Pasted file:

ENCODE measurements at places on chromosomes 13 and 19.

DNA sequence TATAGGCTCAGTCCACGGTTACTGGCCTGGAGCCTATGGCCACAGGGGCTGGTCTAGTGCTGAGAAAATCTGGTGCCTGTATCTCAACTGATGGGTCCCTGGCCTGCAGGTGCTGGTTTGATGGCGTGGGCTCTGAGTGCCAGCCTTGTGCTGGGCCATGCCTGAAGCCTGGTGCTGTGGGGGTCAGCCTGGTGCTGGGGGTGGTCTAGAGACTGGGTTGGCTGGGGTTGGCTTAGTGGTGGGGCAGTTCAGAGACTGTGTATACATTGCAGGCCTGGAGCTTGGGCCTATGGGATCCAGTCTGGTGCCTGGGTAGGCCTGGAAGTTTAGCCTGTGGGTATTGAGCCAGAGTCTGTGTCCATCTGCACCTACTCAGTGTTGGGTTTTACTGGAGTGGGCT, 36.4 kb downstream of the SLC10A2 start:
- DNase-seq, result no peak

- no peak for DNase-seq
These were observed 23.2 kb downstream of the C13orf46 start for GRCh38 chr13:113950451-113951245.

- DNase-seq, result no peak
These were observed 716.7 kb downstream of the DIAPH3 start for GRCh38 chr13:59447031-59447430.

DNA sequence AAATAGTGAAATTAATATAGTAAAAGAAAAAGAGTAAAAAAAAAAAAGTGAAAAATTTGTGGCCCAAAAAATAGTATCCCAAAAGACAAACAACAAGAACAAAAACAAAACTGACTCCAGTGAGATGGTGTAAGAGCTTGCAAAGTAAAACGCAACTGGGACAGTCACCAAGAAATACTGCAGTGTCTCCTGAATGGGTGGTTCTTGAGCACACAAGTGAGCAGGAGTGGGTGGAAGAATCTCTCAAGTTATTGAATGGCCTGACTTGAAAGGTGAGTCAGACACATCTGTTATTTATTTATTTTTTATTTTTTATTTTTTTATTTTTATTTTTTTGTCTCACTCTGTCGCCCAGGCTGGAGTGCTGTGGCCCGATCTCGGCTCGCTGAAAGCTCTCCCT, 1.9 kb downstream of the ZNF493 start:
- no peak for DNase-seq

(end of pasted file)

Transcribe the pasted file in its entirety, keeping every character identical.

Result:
ENCODE measurements at places on chromosomes 13 and 19.

DNA sequence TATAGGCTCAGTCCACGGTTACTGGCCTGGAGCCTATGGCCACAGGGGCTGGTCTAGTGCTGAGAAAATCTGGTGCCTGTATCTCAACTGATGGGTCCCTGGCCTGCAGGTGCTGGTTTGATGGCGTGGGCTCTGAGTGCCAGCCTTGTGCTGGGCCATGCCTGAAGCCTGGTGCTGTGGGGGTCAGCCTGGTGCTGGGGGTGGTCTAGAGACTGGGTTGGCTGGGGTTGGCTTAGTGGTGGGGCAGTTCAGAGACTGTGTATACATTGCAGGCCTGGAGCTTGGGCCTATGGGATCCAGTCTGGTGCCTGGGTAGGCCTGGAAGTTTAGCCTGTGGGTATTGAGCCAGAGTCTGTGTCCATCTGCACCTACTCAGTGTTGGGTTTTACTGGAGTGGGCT, 36.4 kb downstream of the SLC10A2 start:
- DNase-seq, result no peak

- no peak for DNase-seq
These were observed 23.2 kb downstream of the C13orf46 start for GRCh38 chr13:113950451-113951245.

- DNase-seq, result no peak
These were observed 716.7 kb downstream of the DIAPH3 start for GRCh38 chr13:59447031-59447430.

DNA sequence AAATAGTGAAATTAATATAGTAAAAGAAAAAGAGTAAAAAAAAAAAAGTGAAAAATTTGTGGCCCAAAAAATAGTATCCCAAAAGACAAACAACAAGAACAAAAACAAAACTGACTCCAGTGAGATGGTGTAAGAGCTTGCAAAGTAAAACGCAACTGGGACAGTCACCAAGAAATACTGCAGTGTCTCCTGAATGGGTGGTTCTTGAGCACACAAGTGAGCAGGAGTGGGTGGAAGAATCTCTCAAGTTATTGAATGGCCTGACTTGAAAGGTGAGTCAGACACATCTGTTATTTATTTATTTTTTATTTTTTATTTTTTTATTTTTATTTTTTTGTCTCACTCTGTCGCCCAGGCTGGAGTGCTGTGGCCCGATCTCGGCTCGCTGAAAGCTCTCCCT, 1.9 kb downstream of the ZNF493 start:
- no peak for DNase-seq